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Confused between Ursa Major and Aquarius? Or Taurus and Orion? Not sure if that bright light in the evening sky is Mercury or Venus? And what about the space station … can you really see it from your backyard? Come to the Hastings Museum Planetarium and experience The Sky Tonight to discover answers to all these questions and learn about the major constellations visible when the sun goes down tonight.

Other full dome films are shown daily – just check the list and schedule below. Note that all regularly scheduled full dome Planetarium shows are free with paid admission or membership to the Hastings Museum!

Now Showing

Season of Light

Ends Dec 31 | Wed-Sun at 2 pm

Season of Light explores the reasons humans are so fascinated with lighting up our lives during the December holiday season. It’s an exploration of the astronomical meanings behind seasonal traditions, including the “Star over Bethlehem”. Season of Light is a specialty program with an emphasis on astronomical and cultural themes related to the holiday season. Its educational impact is achieved through a set of multidisciplinary ideas woven throughout the program that help relate different holiday traditions and astronomy to the lives of students, families, and the general public. Showing Now through Dec. 31


THE SKY TONIGHT

Wed-Sun at 3 pm

See which constellations, comets, and other heavenly bodies will be visible in tonight’s sky. You’ll also receive information on current astronomical events such as eclipses. The Sky Tonight is presented in both a live format with planetarium staff, and as a digital full dome show. It’s FREE for Members. Included in Museum Admission for Non-Members.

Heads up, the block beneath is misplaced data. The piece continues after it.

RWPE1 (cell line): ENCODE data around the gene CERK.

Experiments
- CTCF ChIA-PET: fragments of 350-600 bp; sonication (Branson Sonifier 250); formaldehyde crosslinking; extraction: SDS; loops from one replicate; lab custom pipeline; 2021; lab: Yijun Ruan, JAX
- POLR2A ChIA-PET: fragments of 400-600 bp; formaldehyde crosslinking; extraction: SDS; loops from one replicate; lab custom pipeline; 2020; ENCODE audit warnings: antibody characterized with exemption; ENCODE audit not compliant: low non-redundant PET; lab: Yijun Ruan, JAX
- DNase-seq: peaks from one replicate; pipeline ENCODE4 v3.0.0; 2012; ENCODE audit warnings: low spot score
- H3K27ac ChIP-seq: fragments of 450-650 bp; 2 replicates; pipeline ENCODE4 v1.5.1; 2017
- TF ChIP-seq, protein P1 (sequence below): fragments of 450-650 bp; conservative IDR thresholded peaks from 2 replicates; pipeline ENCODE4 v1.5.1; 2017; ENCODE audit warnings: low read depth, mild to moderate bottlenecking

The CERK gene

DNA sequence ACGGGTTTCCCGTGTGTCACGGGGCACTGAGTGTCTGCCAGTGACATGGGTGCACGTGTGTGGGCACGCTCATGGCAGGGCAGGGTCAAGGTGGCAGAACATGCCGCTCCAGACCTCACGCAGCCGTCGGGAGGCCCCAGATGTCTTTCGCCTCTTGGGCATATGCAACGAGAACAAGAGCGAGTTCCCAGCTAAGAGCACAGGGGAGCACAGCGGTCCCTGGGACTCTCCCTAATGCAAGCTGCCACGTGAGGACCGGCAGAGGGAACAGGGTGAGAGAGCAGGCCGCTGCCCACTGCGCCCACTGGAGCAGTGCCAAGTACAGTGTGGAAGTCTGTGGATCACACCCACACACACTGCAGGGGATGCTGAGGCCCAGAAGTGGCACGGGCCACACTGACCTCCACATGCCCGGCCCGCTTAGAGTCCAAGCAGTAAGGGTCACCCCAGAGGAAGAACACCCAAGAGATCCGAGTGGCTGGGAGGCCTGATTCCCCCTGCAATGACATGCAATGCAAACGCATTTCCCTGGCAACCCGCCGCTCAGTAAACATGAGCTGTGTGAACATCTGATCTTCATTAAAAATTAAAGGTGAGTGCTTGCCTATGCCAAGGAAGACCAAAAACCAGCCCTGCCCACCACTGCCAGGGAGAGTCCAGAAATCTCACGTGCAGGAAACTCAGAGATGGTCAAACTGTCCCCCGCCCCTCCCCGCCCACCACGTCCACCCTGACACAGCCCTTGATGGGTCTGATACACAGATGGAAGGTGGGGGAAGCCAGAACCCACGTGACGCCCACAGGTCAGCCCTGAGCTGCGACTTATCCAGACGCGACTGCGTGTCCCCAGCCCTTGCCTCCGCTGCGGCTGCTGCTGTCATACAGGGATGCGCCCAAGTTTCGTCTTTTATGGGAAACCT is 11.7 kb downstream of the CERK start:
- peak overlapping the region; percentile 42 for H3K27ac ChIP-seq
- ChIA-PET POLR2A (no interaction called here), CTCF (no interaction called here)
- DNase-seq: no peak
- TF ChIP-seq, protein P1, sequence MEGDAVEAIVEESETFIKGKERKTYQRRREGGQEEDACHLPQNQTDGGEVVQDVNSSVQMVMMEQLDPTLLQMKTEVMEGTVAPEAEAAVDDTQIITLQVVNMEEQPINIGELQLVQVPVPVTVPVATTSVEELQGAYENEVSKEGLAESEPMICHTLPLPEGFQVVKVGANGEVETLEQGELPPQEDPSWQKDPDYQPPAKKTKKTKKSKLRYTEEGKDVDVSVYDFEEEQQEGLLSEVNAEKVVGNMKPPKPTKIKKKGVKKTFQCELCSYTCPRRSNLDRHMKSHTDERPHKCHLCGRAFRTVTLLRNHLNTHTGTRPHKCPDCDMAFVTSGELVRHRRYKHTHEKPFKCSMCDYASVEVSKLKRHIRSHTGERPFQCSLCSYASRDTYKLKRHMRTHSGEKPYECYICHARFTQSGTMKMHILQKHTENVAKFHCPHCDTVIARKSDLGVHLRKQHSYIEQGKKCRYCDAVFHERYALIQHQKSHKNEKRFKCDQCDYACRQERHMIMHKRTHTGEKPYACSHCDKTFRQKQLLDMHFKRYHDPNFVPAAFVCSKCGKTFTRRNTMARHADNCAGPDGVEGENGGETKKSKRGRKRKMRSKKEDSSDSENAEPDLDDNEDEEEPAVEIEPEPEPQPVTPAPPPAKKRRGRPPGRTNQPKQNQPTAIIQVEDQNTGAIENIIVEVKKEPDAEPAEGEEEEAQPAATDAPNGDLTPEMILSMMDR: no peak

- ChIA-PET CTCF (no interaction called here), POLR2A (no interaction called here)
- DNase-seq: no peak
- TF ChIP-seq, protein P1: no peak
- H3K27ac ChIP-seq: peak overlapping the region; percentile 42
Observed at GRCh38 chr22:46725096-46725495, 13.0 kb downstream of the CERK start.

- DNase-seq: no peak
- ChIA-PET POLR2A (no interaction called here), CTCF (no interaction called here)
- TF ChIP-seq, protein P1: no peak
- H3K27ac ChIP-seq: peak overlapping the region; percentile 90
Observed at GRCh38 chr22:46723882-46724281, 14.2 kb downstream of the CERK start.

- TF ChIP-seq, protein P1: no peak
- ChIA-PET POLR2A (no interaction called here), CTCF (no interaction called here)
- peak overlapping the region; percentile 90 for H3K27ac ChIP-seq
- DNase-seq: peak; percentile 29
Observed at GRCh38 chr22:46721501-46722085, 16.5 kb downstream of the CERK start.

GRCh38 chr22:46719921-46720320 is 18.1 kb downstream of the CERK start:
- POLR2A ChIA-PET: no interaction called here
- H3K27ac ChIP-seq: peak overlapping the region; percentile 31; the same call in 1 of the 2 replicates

Coming Soon

Black Holes: The 10th Anniversary Edition

Opens Jan 2 | Wed-Sun at 2 pm

Black Holes: the 10th Anniversary Edition is a completely revisualized show, made in celebration of the 100th anniversary of Einstein’s Theory of Relativity and the 10th anniversary of the first Clark Planetarium production of Black Holes. The show tells the story of the science and mathematics that first predicted the existence of Black Holes one hundred years ago and goes on to show how our understanding of Black Holes has developed over the years.

They lurk in the universe like cosmic dragons, unseen voids with the energy of a million suns. They can devour entire stars, and once in their grasp, nothing, not even light, can escape. Few mysteries in the universe have the power and awe of Black Holes. Only now are we on the verge of understanding their true nature. What are they? How are they made? Is the Earth in danger of being pulled into one?
Designed for all audiences, this full-length production features 3D simulations of Black Holes and the strange physical and visual effects they can create. With the help of science advisors from around the country, audiences will be able to see and feel what it might be like to approach the supermassive Black Hole at the center of our own Milky Way galaxy, or speculate on the existence of “worm holes,” theoretical portholes in space and time.

It’s FREE for Members. Included in Museum Admission for Non-Members.